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NYC Looking Upstate

To Solve Its Problems

By MICHAEL ZAGATA • Special to

Most of you will recall the contentious debate between those who wanted the right to frack for natural gas beneath their property and those who wanted fracking banned. A foundation paid lawyers to visit towns and help them draft language prohibiting the practice of fracking within their jurisdictions under the aegis of “home rule.”
Concerned citizens, fearing ground water contamination, pressured the Governor to ban the practice. The Governor, of anti-fossil fuel persuasion, used the DEC and DOH to further his agenda and, for now, those against fracking succeeded.
Home rule and environmental protection were credited with that success.

Mike Zagata, DEC commissioner in the Pataki Administration and a former environmental executive for Fortune 500 companies, lives in West Davenport.

The question is, however, what will happen to home rule and environmental protection when proposed energy-development projects fall within the definition of being “renewable”? After all, they fall within the purview of things “blessed” by our Governor.
Well, now we have the answer and it is called the “Accelerated Renewable Energy Growth and Community Benefit Act.” It was introduced by the Governor as part of his amended budget and it will affect our way of life in upstate New York.
It amends the Public Service Law, the Economic Development Law, the Real Property Tax Law, the General Municipal Law, the Public Authorities Law, the Environmental Conservation Law, the state Urban Development Corporation Act and the state Finance Law, in relation to accelerating the growth of renewable energy facilities to meet critical state energy policy goals.
What does that mean to those of you who used home rule and environmental protection to stop fracking and wind power projects in the past?

Based upon an article posted in, Michael Gerrard, a professor of environmental law at Columbia Law School who runs a legal initiative supporting renewable projects in rural towns, said New York “has been slow to override” local opponents who have often succeeded in persuading towns to restrict development.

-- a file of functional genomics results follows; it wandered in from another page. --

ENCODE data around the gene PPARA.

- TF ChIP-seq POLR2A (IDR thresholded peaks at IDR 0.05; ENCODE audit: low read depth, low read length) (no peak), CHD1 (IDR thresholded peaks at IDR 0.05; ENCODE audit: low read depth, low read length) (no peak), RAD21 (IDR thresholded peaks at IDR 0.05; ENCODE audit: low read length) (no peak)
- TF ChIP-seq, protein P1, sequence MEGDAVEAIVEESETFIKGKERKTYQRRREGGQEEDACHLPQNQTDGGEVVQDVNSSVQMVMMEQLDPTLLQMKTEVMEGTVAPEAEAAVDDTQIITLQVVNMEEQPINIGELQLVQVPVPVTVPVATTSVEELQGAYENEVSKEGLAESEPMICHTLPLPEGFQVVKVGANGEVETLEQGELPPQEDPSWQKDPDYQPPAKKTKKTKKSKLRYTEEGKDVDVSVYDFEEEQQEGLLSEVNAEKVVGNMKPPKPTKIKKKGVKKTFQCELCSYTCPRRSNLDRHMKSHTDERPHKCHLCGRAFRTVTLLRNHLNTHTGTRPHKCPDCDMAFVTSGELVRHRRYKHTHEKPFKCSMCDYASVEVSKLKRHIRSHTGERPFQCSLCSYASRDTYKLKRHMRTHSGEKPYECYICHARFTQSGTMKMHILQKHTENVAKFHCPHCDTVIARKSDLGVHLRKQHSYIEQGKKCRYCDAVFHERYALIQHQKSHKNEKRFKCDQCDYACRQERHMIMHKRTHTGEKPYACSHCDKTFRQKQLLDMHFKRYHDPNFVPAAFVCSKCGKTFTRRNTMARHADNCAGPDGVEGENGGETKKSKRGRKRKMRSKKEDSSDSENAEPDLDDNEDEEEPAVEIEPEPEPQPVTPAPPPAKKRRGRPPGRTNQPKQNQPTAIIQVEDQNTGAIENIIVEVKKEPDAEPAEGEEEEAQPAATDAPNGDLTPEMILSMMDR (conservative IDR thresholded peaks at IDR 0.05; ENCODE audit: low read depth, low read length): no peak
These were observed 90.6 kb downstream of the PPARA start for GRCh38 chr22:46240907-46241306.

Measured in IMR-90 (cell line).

Cuomo’s plan appears to be a formidable solution, he said. “I think it would be one of the strongest state-level renewable-siting laws in the country.”

According to Anne Reynolds, Alliance for Clean Energy New York, “Many New York residents hold a dimmer view of renewables: A few large wind farms have already been delayed or cancelled because of locals (shame on us) who see them as a blemish on their landscapes and a threat to wildlife, property values and even groundwater.”
Sound familiar?

The DEC and the Public Service Commission would no longer be responsible for reviewing wind and solar power applications. Yes, you read that right. That authority would be transferred to an economic development entity. What happened to the State Environmental Quality Review Act? What kinds of projects are we talking about?

Under Cuomo’s bill, new transmission infrastructure (that translates to new power lines like the one you fought a few years back), cited by state officials as a critical way to bring Upstate renewable power down to New York City-area centers of demand, would get streamlined treatment.

In addition, regulators would undertake a comprehensive study of the grid’s future distribution and transmission needs. Please remember the bill’s title – Accelerated Renewable Energy and Community Benefit Act.” Exactly what community is being benefited – it certainly isn’t any from Upstate!

This will be the third time the city has imposed its will on Upstate – twice before for water (Adirondack Forest Preserve and Catskill Watershed) and now for energy. If you think this is fairy dust, consider the 3,000 acres solar farm being considered for West Laurens – and that’s just the beginning.

If you recall, I warned about the environmental impacts associated with renewables, but many readers dismissed those warnings because they had already drunk the Kool-Aid.

Well, those predictions have come true and may likely be far worse than originally thought, as already completed renewable projects have fallen short of their projected energy production predications and that, along with the fact that 40 percent of the energy will be lost before reaching New York City due to line drop, will mean even more solar and wind farms on our landscape.
That translates into more scars on our landscape and more wildlife evicted from habitats.


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